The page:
After a wild ride and the end of the drought, the Bills’ offseason began with an offensive coordinator change. Out is Rick Dennison and in is Western New York native Brian Daboll, back with the power running concept and a reputation of adjusting well and maximizing the talents of his players, and not forcing then into a poor scheme fit. Today, I’m starting the “Should he stay or should he go” series with QB Tyrod Taylor.
Tyrod finished his third season as the Bills’ starting QB with maybe his worst year in that role. But even in a down year he threw for, playoffs included, 2933 yards and 14 TDs to only 5 INTs (two coming from drops by his receivers), completed 61.3% of his passes, and finished with a solid 85.5 QB rating. His Pro Football Focus 79.7 passer rating was rock solid. He also added 446 yards and 4 TDs on the ground, with a very good 86.5 PFF rushing grade. His 83.0 PFF overall grade was good for the 14th-best QB in the league, in front of guys like Goff, Winston, Cousins, and Newton.
The problem with Taylor is well documented; it’s not about the plays he makes, but the ones he refuses to attempt. He was sacked 47 times this season, always risk averse and ultra conservative. Media members and fans are more than ever ready to turn this page and go all in into a new QB plan, but after the hire of Daboll as the team’s new OC, I think Tyrod’s odds to come back for his 4th year with the Bills just got higher.
Tyrod clearly wasn’t a fit for Dennison’s scheme since the beginning. His struggles with the quick 3- and 5-step dropback passes were clear from the preseason. Dennison made adjustments during the season, using a lot of play action roll out plays to put Tyrod in space, but his offense never fully worked with Taylor as the QB. Now with Daboll, everything seemingly changes. Daboll likes to run the ball with power concepts, has experience working with a top college dual-threat QB in Jalen Hurts, and will surely know how to maximize Taylor’s skill set. Greg Roman and Anthony Lynn showed the Bills can have a top-10 offense with Taylor at the helm, and Tyrod surely showed Sean McDermott and GM Brandon Beane that he’s a model of a pro, a true blue collar presence in the locker room, always working hard and being a good soldier, even when things didn’t go well for him. He can be a limited passer, but it’s obvious a rookie QB can benefit a lot having a true pro like Taylor around. To this regime character matters, and Tyrod is impeccable in this department.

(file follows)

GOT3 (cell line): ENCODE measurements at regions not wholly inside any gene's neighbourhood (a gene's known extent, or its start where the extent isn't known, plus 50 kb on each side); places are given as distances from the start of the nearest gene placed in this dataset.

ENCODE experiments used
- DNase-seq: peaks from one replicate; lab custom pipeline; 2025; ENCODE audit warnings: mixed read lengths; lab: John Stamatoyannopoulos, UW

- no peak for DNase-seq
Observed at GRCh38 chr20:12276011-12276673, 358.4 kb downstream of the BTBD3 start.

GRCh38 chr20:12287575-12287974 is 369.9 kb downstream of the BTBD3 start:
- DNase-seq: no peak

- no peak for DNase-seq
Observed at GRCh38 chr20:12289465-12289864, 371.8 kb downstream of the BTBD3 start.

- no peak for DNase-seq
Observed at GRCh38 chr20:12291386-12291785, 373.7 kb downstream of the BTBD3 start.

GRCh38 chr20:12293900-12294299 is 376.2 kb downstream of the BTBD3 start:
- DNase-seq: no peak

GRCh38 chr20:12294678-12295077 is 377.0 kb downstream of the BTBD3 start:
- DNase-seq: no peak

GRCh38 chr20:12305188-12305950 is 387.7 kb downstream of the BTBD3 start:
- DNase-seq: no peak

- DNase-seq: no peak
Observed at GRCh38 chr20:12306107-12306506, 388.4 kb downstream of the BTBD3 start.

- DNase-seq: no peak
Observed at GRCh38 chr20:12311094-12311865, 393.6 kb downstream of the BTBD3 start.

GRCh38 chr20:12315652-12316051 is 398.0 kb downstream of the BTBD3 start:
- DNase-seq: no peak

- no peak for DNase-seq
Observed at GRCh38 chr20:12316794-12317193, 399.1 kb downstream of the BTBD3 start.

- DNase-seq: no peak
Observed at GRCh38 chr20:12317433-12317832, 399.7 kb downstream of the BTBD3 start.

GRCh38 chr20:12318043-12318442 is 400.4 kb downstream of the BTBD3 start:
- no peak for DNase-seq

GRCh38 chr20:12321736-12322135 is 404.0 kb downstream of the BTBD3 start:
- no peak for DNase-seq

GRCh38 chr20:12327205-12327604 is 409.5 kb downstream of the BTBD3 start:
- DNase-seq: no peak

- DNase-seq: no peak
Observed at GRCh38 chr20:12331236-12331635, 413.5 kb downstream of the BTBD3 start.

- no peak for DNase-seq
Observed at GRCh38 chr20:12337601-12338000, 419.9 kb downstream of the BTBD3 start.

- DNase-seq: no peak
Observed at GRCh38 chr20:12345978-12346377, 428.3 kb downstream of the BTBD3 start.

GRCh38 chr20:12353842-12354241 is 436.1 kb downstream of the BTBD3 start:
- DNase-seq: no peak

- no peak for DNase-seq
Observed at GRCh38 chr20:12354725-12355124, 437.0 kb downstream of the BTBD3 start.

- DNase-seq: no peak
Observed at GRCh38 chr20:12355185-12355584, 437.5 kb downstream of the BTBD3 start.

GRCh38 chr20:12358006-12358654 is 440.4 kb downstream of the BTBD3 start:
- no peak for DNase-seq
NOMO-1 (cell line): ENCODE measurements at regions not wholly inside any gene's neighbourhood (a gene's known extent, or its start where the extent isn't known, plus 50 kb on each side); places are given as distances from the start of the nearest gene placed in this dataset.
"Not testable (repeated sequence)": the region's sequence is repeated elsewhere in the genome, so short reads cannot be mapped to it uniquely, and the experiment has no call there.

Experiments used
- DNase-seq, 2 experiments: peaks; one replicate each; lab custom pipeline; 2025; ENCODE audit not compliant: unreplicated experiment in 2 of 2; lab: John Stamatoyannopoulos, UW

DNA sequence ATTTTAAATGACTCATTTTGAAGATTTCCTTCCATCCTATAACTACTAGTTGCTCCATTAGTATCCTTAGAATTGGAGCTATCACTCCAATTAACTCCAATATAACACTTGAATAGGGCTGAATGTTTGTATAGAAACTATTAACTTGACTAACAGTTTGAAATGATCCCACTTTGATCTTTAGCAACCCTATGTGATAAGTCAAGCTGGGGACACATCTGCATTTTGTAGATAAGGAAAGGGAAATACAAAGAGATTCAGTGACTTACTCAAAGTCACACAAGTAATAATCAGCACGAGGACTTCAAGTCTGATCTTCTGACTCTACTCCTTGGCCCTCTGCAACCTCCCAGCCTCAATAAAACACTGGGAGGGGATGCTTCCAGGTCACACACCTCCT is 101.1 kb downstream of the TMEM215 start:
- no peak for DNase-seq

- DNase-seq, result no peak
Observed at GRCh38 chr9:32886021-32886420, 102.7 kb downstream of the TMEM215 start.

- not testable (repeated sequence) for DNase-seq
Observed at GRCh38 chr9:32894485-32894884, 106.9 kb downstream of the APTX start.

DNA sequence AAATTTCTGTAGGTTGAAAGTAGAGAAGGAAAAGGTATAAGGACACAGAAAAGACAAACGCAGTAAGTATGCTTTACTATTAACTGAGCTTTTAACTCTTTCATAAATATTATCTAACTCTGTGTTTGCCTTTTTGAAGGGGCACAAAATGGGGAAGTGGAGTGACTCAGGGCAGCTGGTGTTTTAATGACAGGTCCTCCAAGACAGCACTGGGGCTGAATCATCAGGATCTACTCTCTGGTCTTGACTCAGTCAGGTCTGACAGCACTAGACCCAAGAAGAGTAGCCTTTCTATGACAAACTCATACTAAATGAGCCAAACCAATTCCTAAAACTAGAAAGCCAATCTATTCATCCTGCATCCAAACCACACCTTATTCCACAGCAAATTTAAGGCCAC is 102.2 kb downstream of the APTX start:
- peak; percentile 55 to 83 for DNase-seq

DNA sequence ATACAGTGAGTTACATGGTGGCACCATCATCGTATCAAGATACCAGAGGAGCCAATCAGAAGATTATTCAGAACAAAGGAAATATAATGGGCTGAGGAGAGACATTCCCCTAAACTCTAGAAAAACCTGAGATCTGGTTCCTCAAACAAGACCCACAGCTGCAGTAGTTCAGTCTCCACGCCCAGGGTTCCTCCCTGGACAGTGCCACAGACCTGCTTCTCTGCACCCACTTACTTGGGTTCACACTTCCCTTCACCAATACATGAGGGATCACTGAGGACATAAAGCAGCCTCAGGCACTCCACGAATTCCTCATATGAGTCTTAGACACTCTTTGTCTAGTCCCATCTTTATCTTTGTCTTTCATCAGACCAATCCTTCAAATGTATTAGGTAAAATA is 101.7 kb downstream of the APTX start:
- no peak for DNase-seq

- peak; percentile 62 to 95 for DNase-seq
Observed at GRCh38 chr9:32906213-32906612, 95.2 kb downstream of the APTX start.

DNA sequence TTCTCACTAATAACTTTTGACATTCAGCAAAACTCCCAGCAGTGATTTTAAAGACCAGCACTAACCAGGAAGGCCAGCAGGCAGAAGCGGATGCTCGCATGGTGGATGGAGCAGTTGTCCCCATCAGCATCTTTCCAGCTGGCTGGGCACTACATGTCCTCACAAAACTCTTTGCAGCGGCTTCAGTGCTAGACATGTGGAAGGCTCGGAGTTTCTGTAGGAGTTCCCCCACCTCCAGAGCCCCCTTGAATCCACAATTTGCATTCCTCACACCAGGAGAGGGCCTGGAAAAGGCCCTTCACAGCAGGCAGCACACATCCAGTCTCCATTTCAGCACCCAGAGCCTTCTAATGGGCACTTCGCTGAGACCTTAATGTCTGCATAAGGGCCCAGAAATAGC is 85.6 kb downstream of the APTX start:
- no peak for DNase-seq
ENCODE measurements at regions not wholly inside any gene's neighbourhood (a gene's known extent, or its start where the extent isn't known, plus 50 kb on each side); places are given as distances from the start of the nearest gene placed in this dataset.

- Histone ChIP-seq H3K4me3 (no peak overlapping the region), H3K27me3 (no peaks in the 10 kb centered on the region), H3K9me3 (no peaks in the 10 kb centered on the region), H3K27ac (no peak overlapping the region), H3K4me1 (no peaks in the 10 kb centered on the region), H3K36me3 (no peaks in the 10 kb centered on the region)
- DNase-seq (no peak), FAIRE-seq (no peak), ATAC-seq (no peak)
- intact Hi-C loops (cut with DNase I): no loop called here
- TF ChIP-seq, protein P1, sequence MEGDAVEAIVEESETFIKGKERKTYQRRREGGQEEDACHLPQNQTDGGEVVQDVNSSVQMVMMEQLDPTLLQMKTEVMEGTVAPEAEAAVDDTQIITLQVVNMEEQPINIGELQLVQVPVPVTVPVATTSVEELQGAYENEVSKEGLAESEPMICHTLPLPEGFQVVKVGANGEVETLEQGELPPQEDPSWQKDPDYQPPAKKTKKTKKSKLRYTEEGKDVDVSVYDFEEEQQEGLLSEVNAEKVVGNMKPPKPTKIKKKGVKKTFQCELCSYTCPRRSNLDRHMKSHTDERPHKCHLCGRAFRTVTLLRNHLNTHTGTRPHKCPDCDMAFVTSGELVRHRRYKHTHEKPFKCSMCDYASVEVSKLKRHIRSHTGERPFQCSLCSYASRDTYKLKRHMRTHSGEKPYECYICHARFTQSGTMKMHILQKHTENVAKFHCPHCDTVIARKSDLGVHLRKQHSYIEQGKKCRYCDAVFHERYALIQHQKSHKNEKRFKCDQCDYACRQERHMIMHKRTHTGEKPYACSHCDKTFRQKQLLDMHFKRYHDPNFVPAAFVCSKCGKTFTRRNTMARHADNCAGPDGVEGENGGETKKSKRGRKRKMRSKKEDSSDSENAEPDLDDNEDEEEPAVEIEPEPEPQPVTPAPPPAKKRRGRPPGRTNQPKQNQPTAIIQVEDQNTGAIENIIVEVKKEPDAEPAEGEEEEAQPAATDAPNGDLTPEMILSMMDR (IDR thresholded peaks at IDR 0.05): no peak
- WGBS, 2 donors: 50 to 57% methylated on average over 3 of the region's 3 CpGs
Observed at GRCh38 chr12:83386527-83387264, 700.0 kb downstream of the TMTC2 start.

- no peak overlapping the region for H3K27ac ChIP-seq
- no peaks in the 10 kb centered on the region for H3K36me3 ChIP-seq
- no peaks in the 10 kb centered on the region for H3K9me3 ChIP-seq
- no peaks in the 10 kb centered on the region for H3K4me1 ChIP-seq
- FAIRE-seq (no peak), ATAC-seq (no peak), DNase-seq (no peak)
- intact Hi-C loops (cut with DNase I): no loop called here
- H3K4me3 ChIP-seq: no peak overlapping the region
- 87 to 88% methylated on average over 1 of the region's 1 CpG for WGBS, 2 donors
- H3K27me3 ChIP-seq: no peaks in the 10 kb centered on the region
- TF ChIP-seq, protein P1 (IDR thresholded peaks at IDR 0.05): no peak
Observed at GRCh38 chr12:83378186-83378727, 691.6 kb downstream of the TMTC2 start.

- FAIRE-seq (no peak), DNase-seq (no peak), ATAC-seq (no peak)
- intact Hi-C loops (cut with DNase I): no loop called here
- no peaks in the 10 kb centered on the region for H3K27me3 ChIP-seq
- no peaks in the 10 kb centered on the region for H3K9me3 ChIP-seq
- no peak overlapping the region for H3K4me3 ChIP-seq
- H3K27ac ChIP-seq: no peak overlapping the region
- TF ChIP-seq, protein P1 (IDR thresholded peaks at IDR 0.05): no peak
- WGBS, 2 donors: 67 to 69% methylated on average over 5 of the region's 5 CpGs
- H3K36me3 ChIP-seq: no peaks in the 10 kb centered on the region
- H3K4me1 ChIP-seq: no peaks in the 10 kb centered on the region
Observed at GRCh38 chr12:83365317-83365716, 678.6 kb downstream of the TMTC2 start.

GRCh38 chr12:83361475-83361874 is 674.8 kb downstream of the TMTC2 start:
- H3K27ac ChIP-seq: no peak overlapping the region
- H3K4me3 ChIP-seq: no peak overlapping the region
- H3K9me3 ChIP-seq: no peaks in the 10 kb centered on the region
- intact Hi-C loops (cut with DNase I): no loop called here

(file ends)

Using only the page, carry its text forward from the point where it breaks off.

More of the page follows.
The Bills can cut ties with Taylor before the start of the new league year and save 10M in cap space, but this can put the Bills in a Kolb/Manuel situation all over again, with a less-than-ideal veteran and a rookie not ready to start right away. It’s not good to go to the draft pressured to draft a QB to play since day one, and they will need to pay a veteran in free agency to play the Tyrod role of mentor/bridge QB. But in this case, you’ll need to overpay for another flawed option. If you add the dead money of Tyrod’s deal to the veteran FA new deal, it looks even worse.
The Bills need flexibility and have a lot of holes to fill. They can package some picks to trade up and get their guy at the QB position, but ideally they keep all their picks, draft a QB who falls to 21, and then fill the other holes. In this case, better have a solid plan until the rookie is ready. With his on and off the field work and demeanor, I think Tyrod earned this opportunity and should stay for at least one more year.